On Friday, the Bucks County Courier Times printed an apology after angry readers flooded the newspaper's phone lines over a political cartoon about the situation at the Mexican border.

The cartoon, drawn by syndicated cartoonist Gary McCoy (whose work is distributed by Cagle Cartoons), shows a Planned Parenthood receptionist on the phone complaining about Republicans "ripping children from their parents." Waiting for an abortion at the desk is a pregnant African American woman.

"Hi! We're running a two-for-one special on abortions if you're carrying twins," the Planned Parenthood receptionist tells the pregnant woman.

"It was a searing criticism and, in retrospect, the cartoon handled both issues without the delicacy that might have helped make the point without alienating readers," wrote Guy Petroziello, the editorial page editor of the Courier Times, adding that the cartoon drew additional criticism for its "racial overtones."

"I thought the cartoonist, not in a subtle way, raised the issue of hypocrisy, which I thought was a relevant issue," Petroziello said. "I heard this argument from … folks who are up in arms over the separation of children from their families at the border, yet have little concern about unborn babies separated from their mothers."

Readers didn't see it that way. Petroziello said the newspaper's phone lines were flooded after the cartoon was shared on social media, with editors and reporters fielding heated complaints. One reader told Petroziello her daughter was in tears over the cartoon.

"I make no apologies for bringing to light the hypocrisy I see from those on the left advocating for the welfare of immigrant children while at the same time accepting the murder of children in the womb," McCoy said. "The reason I depicted an African American woman at the Planned Parenthood counter is to point out, again, that the organization aborts a large percentage of black babies."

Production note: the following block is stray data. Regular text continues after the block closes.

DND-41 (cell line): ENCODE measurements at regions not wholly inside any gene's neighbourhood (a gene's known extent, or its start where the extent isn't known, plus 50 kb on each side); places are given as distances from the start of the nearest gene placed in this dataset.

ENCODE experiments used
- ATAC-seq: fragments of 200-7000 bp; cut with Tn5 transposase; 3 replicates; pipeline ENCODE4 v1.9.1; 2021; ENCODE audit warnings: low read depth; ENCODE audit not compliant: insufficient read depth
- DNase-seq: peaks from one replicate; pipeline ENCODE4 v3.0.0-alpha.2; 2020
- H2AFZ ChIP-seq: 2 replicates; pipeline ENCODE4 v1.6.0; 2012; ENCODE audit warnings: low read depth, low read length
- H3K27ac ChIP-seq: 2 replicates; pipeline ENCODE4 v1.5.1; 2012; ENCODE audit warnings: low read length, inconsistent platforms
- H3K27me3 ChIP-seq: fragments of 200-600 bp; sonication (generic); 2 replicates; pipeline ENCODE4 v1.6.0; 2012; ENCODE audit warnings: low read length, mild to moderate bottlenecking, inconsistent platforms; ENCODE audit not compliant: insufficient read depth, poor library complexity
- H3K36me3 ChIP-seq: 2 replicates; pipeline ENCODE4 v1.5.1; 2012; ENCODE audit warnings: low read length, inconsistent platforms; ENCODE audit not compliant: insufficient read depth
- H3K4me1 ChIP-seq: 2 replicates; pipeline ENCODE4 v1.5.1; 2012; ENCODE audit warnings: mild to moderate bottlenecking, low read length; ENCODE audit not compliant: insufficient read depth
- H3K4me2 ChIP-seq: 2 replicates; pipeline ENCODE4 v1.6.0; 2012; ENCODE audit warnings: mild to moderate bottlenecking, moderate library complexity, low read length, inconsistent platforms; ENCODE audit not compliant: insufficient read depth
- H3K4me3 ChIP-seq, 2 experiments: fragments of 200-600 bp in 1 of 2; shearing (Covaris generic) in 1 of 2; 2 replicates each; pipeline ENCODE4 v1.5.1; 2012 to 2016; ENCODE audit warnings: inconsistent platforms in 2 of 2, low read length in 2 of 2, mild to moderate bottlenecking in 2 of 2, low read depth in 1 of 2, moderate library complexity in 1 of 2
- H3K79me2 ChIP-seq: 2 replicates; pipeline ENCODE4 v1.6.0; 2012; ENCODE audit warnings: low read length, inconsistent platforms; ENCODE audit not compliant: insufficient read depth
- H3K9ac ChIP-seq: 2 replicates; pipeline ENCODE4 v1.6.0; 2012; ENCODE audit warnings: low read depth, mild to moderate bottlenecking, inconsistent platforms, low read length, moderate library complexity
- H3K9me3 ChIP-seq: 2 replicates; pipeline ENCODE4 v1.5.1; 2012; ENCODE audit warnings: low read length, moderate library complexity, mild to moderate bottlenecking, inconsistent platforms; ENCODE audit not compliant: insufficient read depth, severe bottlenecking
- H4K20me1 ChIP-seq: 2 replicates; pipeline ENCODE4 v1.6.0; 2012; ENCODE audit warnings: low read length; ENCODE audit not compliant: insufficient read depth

The newspaper doesn't have a cartoonist on staff, so it uses the work of cartoonists distributed by national syndicates. But despite having multiple sources to turn to, Petroziello said, it's often difficult to find cartoons expressing a conservative opinion or point of view.

"Probably 80 to 90 percent of them are from a liberal perspective, so it's difficult to try and achieve balance," Petroziello said. "So in the interest of trying to give readers something they might identify with, I try to give conservative cartoons a little bit more of a look, a little greater consideration."

This isn't the first time the Courier Times has angered readers with a cartoon. In 2014, the newspaper said it regretted publishing a cartoon by syndicated artist Chris Britt featuring children urging Santa Claus: "Keep us safe from the police." The cartoon drew an angry response from readers and police officers, including Philadelphia FOP Lodge 5 President John McNesby, who called the cartoon "disgraceful and highly offensive."

The issue of political influence on the opinion page recently came up at the Pittsburgh Post-Gazette, where longtime staff cartoonist Rob Rogers was fired after his editor killed at least 10 cartoons, most of which were critical of President Trump. Rogers' editor, Keith Burris, told the Post-Gazette the issue was over Rogers' unwillingness to be edited.

Rogers, who is continuing to draw cartoons for syndication, used the issue of children being separated from their parents at the border to comment on a recent police shooting in Pittsburgh. Antwon Rose, an unarmed teenager, was shot and killed Tuesday by an East Pittsburgh police officer while attempting to flee following a traffic stop.